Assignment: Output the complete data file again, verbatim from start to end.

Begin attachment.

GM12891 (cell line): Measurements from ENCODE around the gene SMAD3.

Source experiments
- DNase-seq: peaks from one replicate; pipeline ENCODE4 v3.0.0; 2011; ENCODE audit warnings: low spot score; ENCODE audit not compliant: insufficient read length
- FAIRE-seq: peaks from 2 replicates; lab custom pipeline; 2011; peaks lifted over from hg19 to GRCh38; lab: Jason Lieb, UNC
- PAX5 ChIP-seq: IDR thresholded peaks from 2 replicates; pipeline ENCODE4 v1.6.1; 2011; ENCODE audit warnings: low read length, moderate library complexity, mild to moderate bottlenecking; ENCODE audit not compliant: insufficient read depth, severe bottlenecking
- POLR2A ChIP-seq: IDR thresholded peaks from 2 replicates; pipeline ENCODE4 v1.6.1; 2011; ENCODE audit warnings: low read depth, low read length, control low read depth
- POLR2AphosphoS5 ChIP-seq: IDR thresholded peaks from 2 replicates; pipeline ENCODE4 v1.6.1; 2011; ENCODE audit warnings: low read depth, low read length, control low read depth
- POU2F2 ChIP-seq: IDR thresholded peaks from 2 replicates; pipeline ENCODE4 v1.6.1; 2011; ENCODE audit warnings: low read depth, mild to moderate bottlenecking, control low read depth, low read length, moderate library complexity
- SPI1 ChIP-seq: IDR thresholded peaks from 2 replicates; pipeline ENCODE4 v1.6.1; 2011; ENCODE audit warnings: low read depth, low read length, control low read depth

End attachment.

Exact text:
GM12891 (cell line): Measurements from ENCODE around the gene SMAD3.

Source experiments
- DNase-seq: peaks from one replicate; pipeline ENCODE4 v3.0.0; 2011; ENCODE audit warnings: low spot score; ENCODE audit not compliant: insufficient read length
- FAIRE-seq: peaks from 2 replicates; lab custom pipeline; 2011; peaks lifted over from hg19 to GRCh38; lab: Jason Lieb, UNC
- PAX5 ChIP-seq: IDR thresholded peaks from 2 replicates; pipeline ENCODE4 v1.6.1; 2011; ENCODE audit warnings: low read length, moderate library complexity, mild to moderate bottlenecking; ENCODE audit not compliant: insufficient read depth, severe bottlenecking
- POLR2A ChIP-seq: IDR thresholded peaks from 2 replicates; pipeline ENCODE4 v1.6.1; 2011; ENCODE audit warnings: low read depth, low read length, control low read depth
- POLR2AphosphoS5 ChIP-seq: IDR thresholded peaks from 2 replicates; pipeline ENCODE4 v1.6.1; 2011; ENCODE audit warnings: low read depth, low read length, control low read depth
- POU2F2 ChIP-seq: IDR thresholded peaks from 2 replicates; pipeline ENCODE4 v1.6.1; 2011; ENCODE audit warnings: low read depth, mild to moderate bottlenecking, control low read depth, low read length, moderate library complexity
- SPI1 ChIP-seq: IDR thresholded peaks from 2 replicates; pipeline ENCODE4 v1.6.1; 2011; ENCODE audit warnings: low read depth, low read length, control low read depth